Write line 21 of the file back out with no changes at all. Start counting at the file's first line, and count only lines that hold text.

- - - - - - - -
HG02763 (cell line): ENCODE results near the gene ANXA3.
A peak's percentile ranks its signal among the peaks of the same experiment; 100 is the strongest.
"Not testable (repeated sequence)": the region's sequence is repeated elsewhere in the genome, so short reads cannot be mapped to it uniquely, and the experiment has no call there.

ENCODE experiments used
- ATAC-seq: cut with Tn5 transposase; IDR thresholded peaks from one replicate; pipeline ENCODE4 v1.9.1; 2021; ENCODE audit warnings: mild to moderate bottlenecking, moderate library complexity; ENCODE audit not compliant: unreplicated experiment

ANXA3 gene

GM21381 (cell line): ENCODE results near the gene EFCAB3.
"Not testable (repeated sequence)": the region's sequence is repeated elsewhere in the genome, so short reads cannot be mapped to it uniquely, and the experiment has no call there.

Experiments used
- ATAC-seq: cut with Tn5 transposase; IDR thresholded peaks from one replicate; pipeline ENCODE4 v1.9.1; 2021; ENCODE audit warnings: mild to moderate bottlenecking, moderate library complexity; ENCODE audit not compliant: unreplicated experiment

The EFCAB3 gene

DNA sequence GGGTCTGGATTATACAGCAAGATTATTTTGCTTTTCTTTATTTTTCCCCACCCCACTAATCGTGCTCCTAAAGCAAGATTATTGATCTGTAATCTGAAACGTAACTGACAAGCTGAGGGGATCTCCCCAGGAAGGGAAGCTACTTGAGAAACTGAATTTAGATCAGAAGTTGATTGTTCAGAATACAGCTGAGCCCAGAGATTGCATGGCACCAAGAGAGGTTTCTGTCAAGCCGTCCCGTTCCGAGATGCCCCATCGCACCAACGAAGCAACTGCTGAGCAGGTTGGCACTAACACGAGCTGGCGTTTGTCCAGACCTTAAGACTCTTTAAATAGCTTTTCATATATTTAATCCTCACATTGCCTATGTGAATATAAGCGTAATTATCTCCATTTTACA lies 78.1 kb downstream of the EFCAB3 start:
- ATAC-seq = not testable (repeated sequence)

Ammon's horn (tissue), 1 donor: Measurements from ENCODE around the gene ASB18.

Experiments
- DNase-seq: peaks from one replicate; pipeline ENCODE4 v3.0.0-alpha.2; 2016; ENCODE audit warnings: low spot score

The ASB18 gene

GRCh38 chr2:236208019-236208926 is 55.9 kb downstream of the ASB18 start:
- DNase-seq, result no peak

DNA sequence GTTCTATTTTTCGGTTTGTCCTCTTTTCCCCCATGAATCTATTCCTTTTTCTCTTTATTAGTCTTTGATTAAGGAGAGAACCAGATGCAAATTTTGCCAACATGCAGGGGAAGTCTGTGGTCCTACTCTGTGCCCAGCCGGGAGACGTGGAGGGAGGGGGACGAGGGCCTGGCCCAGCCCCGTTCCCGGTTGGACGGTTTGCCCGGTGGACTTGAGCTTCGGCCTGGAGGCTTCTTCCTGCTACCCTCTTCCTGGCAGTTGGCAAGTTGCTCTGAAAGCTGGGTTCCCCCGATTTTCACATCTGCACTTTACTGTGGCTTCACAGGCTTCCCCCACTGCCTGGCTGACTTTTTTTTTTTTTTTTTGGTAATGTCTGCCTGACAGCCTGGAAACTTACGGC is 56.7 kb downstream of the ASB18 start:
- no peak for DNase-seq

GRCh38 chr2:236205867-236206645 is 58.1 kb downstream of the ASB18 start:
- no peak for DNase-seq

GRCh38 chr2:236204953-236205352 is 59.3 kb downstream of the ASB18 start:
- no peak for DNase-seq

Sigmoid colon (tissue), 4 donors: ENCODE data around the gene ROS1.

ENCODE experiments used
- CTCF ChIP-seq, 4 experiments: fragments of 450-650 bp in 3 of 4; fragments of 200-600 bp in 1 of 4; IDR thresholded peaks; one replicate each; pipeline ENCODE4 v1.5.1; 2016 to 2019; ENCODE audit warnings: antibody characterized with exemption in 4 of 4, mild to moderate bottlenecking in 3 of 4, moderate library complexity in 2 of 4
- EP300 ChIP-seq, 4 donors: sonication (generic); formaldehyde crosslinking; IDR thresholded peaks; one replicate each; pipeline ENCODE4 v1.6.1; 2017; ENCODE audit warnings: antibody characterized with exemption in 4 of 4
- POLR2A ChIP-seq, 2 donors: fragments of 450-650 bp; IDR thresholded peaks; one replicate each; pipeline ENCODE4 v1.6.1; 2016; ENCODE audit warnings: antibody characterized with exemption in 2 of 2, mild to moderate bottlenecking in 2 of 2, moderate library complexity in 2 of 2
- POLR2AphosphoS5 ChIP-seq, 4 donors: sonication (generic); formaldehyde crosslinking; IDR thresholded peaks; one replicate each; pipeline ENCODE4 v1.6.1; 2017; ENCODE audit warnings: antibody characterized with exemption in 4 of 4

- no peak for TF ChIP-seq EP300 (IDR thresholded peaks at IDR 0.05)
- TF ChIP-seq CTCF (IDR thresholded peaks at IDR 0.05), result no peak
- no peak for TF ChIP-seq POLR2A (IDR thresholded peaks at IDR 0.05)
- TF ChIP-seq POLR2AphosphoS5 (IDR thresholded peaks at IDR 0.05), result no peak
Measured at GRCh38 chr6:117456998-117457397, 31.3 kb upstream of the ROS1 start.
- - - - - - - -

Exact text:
- no peak for DNase-seq